Date: Tue, 31 Aug 1999 07:49:14 -0400 (EDT) From: Pat Babcock <pbabcock at mail.oeonline.com> Subject: Brewing Techniques Magazine Folds Greetings, Beerlings! Take me to your schwarzbier for it is truly a black, dark day... This was forwarded by a friend. Not sure where she pulled it from, but the info is pertinent here. For all worried about their prepaid advertising and subscription monies, it is "traditional" that they are returned. Give Steve and crew time. These things are never easily done... My flag will fly at half-mast over this. - See ya! Pat Babcock in SE Michigan pbabcock at oeonline.com Home Brew Digest Janitor janitor@hbd.org HBD Web Site http://hbd.org The Home Brew Page http://oeonline.com/~pbabcock/brew.html "Just a cyber-shadow of his former brewing self..." - ---------- Forwarded message ---------- Date: Tue, 31 Aug 1999 06:50:51 -0400 From: "Palmer, G. M. (Gabrielle)" Eugene, OR - Stephen Mallery, publisher of Brewing Techniques magazine, has confirmed the rumor that he will no longer publish one of the country's best homebrewing rags. "It is with reluctance and great sadness that I announce the decision to cease publication of Brewing Techniques," writes Mallery. "This is a decision that has come with great difficulty, but in the end is the only reasonable decision available for our business." In a letter that will be sent out to Brewing Techniques subscribers and advertisers later this week, Stephen writes; "..In the past year we have battled dwindling readership numbers, a reluctant advertising climate, increasing bad debt from advertisers unable to pay for ads printed, and internal management challenges. We have no more room to endure negative cash flow, and no immediate means of subsidizing or capitalizing our effort." Mallery is currently talking with other publishers about the possible sale of Brewing Techniques magazine, the Brewers' Market Guide, and the company's website. "I am proud to have been able to serve this great community of bright, creative people we call brewers," says Mallery. "I take some measure of reassurance from the saying that all good things come to an end. Despite the financial loss, I feel great satisfaction from the magazine's very human successes." - -- Cheers! Gabrielle Palmer Return to table of contents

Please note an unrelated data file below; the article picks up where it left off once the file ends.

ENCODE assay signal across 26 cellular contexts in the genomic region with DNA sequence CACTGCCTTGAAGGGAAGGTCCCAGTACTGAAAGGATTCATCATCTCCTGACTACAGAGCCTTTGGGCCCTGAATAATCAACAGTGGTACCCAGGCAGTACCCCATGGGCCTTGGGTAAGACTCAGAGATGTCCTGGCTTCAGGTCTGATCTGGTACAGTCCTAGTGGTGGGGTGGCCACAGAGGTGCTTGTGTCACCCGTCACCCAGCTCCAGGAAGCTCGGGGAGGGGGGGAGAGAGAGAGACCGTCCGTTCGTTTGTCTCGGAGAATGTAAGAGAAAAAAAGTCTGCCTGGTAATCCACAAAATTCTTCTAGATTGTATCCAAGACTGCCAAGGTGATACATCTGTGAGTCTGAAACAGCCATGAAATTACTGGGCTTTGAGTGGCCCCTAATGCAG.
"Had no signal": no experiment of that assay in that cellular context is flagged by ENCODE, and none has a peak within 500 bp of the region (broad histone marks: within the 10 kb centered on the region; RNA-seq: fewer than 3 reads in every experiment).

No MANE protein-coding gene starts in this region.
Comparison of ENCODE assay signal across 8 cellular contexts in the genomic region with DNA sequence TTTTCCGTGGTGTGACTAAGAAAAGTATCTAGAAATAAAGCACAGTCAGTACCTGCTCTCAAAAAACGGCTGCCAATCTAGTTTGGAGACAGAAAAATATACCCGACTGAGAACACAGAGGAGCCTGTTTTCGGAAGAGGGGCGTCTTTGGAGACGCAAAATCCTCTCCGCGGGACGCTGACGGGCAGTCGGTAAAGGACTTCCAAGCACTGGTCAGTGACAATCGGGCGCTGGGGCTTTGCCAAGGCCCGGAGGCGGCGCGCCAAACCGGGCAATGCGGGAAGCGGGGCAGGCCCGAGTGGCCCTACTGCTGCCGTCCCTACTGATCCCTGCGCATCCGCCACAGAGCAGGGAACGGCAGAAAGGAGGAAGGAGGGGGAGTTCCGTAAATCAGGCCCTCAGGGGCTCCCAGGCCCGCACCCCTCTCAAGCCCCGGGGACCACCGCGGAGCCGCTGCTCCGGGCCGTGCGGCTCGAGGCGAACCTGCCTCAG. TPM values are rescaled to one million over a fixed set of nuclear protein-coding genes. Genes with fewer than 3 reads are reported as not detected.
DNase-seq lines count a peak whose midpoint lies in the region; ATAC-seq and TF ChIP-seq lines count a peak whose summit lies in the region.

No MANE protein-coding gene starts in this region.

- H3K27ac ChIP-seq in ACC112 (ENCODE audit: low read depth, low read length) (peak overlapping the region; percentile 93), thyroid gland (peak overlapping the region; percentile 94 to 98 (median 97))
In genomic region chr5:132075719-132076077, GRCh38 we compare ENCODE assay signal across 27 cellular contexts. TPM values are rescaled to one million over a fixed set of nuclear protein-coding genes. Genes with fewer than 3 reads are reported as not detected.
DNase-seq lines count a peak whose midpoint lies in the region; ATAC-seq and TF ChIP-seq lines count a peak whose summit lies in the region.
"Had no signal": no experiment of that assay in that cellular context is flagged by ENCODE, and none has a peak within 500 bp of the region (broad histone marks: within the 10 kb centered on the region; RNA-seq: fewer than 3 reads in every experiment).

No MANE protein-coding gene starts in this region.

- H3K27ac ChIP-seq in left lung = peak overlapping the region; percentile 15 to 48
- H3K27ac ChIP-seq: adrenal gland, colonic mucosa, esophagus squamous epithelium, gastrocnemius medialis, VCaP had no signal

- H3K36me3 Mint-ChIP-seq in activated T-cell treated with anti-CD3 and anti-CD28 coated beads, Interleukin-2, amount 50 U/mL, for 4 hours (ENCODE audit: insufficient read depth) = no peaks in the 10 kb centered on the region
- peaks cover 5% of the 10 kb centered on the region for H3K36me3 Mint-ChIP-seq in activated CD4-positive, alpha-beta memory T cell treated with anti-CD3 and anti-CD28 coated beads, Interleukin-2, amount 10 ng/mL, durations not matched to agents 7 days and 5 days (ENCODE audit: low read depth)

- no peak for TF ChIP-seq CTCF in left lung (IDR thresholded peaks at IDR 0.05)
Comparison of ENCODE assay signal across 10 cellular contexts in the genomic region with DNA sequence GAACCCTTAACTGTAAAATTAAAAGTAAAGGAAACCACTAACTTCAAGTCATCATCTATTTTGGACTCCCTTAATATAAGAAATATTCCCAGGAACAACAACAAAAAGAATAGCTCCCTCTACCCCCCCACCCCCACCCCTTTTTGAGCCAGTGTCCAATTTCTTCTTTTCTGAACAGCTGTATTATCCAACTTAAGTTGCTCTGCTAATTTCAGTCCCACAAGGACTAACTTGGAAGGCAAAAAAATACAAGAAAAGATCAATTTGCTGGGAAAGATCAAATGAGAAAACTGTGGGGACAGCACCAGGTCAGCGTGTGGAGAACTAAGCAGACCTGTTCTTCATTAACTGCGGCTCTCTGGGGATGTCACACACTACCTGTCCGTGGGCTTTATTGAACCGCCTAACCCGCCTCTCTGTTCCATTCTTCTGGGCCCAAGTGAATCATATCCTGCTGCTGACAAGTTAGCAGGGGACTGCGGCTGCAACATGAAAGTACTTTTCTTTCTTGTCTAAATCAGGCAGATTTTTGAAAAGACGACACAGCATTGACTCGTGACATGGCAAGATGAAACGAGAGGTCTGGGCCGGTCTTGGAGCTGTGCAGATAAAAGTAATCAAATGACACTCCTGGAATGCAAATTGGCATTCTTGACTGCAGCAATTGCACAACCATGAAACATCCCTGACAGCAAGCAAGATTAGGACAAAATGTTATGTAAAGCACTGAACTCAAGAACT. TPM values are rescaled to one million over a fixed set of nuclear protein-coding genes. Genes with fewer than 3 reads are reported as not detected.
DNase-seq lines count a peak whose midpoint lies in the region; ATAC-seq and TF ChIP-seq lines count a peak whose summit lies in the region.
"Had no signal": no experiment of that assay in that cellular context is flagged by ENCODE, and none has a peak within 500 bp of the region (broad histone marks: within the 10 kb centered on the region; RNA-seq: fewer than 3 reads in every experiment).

Date: Tue, 31 Aug 1999 05:20:26 -0700 From: Jeffrey Donovan <jeffrey at promash.com> Subject: BT and American Brewer Hello all! Well I will miss Brewing Techniques greatly along with the rest of you. It has been a fine source of information and will not be easily replaced. However, another one of my favorite brewing magazines, American Brewer, may be taking up some of the slack. I have been in discussions with publisher Bill Owens recently, and he has decided to really beef up American Brewer with more technical articles and features for micro/home brewers. While American Brewer already has some of the finest writing talent in the brewing industry, Bill is also contacting some of the regular authors of BT in the hopes they can now write for American Brewer as well. I know quite a lot of you read American Brewer, for those that don't you can check out the website at http://www.americanbrewer.com . If you have some serious comment for Bill regarding this he can be reached email at AMBREW at aol.com. I do have a small affiliation with American Brewer, as I had with Brewing Techniques, Brew Your Own, etc., blah blah. There, disclaimer out of the way! On the last note, hope you can all check out a new website dedicated to the history of Colonial Brewing. I've been working on it for a bit now and you can find it at: http://www.colonialbrewer.com . Comments/Suggestions welcome. Cheers! Jeffrey Donovan The Sausalito Brewing Co. ProMash and PilotBrew Software jeffrey at promash.com http://www.promash.com Return to table of contents